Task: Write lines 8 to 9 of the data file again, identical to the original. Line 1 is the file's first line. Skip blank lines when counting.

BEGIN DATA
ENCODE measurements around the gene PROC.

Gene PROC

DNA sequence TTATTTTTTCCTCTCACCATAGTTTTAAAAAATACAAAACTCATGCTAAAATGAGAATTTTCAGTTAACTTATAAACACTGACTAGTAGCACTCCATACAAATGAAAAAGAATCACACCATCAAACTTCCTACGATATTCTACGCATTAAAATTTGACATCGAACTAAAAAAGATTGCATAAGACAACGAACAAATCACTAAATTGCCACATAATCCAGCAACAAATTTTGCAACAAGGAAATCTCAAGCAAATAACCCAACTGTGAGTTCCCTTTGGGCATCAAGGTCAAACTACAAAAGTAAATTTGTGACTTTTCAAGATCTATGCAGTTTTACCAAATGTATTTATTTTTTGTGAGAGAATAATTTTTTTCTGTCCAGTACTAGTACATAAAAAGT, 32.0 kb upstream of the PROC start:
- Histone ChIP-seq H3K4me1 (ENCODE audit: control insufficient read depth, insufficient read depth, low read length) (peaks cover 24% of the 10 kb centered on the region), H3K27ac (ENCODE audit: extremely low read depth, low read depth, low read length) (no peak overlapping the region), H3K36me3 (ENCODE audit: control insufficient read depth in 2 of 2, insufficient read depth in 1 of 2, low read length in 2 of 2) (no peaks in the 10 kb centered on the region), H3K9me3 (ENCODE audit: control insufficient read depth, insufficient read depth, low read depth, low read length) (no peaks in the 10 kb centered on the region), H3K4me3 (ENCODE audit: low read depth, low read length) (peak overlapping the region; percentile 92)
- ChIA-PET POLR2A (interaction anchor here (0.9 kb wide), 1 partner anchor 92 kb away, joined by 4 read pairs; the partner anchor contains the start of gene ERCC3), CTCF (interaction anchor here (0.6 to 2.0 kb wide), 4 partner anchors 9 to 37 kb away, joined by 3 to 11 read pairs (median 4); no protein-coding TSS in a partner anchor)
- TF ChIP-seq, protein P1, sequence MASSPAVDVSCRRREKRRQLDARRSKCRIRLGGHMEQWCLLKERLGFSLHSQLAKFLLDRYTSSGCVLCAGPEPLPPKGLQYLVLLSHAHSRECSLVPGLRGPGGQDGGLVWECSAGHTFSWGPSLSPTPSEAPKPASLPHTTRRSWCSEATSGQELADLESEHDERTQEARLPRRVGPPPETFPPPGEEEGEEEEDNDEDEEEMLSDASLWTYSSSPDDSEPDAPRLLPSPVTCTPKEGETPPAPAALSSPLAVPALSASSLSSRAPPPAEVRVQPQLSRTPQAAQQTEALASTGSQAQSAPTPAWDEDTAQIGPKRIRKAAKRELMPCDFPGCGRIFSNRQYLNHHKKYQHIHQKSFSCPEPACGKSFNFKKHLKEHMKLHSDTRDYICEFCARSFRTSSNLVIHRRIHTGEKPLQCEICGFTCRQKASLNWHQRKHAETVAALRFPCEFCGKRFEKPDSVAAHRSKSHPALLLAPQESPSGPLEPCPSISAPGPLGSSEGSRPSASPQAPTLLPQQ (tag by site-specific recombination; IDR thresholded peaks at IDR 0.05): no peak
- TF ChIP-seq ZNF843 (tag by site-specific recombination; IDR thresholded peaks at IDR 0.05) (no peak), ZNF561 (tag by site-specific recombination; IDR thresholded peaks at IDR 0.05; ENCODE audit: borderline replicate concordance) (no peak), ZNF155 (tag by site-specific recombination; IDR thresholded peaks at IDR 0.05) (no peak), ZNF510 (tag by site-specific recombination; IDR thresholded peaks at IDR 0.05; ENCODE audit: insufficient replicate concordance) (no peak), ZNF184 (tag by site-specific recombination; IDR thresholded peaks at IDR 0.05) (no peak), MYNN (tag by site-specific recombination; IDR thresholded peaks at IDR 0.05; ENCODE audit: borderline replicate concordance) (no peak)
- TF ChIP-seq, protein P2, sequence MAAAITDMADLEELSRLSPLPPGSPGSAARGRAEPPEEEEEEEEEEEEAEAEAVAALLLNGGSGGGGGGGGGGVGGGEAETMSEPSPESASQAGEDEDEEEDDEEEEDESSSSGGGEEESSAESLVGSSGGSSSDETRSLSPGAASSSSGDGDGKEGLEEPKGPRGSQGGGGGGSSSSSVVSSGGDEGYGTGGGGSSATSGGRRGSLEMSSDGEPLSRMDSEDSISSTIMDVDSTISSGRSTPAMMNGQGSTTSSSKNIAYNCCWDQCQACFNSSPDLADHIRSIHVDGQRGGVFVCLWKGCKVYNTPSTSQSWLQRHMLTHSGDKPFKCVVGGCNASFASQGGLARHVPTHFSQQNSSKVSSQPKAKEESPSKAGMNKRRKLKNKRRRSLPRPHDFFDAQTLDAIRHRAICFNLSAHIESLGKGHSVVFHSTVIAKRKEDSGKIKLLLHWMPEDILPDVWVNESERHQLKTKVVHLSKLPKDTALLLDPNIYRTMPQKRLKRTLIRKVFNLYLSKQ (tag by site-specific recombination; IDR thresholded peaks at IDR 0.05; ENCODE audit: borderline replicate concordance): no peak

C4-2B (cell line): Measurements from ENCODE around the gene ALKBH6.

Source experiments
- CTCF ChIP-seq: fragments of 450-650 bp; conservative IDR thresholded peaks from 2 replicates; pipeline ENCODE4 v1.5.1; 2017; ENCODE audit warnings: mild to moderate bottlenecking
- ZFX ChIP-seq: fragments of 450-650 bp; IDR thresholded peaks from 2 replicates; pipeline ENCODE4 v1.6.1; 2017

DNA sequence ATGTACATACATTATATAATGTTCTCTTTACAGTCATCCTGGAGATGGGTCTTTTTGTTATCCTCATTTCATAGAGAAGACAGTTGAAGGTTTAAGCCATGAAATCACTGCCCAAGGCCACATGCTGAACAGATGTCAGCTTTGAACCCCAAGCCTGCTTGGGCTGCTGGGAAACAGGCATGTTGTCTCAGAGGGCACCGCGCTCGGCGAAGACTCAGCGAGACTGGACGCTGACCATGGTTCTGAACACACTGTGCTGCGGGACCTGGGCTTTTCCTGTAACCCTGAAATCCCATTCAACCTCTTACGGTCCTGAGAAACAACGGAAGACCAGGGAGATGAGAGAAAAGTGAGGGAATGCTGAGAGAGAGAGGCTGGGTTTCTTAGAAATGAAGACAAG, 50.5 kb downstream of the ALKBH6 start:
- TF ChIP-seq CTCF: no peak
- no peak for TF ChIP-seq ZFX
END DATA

- TF ChIP-seq, protein P2, sequence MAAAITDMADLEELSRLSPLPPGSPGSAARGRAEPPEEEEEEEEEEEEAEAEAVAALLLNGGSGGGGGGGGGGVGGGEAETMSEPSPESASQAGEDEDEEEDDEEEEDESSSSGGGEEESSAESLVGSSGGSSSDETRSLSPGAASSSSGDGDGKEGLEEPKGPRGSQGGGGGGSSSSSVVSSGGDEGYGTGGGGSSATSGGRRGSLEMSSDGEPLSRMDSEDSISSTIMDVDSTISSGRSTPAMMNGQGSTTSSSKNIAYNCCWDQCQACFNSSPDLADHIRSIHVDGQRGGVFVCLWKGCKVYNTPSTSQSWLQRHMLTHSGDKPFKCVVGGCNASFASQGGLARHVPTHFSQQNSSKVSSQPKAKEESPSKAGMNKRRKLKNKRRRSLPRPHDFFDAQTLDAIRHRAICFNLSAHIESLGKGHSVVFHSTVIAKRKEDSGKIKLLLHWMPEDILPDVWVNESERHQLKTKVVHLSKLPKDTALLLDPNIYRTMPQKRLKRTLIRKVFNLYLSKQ (tag by site-specific recombination; IDR thresholded peaks at IDR 0.05; ENCODE audit: borderline replicate concordance): no peak

C4-2B (cell line): Measurements from ENCODE around the gene ALKBH6.